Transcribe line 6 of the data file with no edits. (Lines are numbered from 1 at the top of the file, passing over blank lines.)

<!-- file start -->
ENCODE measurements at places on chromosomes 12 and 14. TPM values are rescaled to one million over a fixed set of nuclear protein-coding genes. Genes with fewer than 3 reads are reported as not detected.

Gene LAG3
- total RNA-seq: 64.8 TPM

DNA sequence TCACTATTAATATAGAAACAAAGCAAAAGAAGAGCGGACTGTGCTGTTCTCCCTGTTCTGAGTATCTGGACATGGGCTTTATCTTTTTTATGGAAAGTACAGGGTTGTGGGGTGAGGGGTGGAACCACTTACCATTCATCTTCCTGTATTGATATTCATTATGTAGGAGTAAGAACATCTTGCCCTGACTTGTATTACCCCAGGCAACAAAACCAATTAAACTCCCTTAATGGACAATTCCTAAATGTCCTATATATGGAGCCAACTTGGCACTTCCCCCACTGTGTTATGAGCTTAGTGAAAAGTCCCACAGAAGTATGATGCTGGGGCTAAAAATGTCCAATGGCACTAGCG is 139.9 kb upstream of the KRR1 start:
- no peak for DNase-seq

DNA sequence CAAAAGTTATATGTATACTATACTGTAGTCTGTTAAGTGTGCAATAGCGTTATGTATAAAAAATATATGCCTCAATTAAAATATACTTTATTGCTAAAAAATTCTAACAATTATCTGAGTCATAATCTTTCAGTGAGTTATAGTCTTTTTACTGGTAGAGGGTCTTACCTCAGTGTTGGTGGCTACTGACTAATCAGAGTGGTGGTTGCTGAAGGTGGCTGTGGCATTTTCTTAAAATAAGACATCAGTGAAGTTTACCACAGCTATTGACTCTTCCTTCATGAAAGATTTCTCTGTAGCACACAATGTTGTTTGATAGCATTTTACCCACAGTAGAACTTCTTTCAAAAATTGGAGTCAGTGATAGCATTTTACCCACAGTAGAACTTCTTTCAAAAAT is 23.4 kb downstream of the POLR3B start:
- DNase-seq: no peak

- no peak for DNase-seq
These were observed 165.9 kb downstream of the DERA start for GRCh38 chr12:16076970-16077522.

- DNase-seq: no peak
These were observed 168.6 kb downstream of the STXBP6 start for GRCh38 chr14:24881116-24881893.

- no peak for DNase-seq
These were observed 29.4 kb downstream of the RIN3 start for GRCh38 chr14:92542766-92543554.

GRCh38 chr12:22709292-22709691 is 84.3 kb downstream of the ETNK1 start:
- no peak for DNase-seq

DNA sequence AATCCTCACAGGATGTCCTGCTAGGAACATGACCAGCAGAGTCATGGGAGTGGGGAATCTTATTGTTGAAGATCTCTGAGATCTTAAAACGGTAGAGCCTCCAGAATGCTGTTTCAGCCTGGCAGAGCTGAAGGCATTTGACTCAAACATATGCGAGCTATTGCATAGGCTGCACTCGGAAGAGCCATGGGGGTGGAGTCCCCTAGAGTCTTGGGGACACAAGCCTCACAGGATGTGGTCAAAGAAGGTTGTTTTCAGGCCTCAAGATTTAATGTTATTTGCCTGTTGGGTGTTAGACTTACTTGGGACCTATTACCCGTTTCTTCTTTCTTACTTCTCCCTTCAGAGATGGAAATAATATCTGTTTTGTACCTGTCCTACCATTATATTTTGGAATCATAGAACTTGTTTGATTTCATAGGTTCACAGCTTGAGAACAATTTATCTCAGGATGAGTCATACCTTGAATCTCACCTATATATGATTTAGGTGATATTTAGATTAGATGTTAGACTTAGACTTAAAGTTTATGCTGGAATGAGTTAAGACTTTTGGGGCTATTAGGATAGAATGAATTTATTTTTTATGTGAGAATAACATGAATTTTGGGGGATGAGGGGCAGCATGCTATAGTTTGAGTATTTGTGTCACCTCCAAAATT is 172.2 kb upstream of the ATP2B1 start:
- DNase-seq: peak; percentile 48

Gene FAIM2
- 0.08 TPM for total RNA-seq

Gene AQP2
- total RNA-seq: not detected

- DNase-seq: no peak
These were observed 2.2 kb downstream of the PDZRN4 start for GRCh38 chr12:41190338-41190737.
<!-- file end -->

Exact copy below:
DNA sequence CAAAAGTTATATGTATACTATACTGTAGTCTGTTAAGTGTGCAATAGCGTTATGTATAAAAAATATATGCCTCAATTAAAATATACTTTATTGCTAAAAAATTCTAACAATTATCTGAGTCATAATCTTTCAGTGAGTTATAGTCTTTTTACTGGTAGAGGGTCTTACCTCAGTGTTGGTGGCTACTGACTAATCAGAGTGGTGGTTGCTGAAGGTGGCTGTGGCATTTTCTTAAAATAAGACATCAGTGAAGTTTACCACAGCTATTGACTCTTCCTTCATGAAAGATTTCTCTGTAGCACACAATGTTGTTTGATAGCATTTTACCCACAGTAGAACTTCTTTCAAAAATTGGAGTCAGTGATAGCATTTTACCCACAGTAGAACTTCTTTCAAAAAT is 23.4 kb downstream of the POLR3B start: